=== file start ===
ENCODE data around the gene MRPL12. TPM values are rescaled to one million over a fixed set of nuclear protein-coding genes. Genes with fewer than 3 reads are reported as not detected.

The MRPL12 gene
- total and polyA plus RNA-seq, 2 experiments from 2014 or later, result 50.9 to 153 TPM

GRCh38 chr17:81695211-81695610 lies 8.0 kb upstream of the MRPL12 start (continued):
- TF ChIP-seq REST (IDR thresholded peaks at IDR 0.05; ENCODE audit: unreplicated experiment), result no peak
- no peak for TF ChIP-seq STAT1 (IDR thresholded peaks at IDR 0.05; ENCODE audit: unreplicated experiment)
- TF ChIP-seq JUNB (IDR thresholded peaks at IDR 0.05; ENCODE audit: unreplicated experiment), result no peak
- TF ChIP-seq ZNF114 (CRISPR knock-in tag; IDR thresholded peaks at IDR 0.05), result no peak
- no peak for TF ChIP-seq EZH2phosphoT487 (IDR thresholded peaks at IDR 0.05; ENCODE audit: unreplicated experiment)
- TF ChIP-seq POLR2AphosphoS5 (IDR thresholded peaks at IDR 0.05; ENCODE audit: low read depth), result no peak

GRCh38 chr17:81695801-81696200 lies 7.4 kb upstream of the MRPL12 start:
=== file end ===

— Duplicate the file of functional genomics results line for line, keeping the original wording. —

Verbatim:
ENCODE data around the gene MRPL12. TPM values are rescaled to one million over a fixed set of nuclear protein-coding genes. Genes with fewer than 3 reads are reported as not detected.

The MRPL12 gene
- total and polyA plus RNA-seq, 2 experiments from 2014 or later, result 50.9 to 153 TPM

GRCh38 chr17:81695211-81695610 lies 8.0 kb upstream of the MRPL12 start (continued):
- TF ChIP-seq REST (IDR thresholded peaks at IDR 0.05; ENCODE audit: unreplicated experiment), result no peak
- no peak for TF ChIP-seq STAT1 (IDR thresholded peaks at IDR 0.05; ENCODE audit: unreplicated experiment)
- TF ChIP-seq JUNB (IDR thresholded peaks at IDR 0.05; ENCODE audit: unreplicated experiment), result no peak
- TF ChIP-seq ZNF114 (CRISPR knock-in tag; IDR thresholded peaks at IDR 0.05), result no peak
- no peak for TF ChIP-seq EZH2phosphoT487 (IDR thresholded peaks at IDR 0.05; ENCODE audit: unreplicated experiment)
- TF ChIP-seq POLR2AphosphoS5 (IDR thresholded peaks at IDR 0.05; ENCODE audit: low read depth), result no peak

GRCh38 chr17:81695801-81696200 lies 7.4 kb upstream of the MRPL12 start: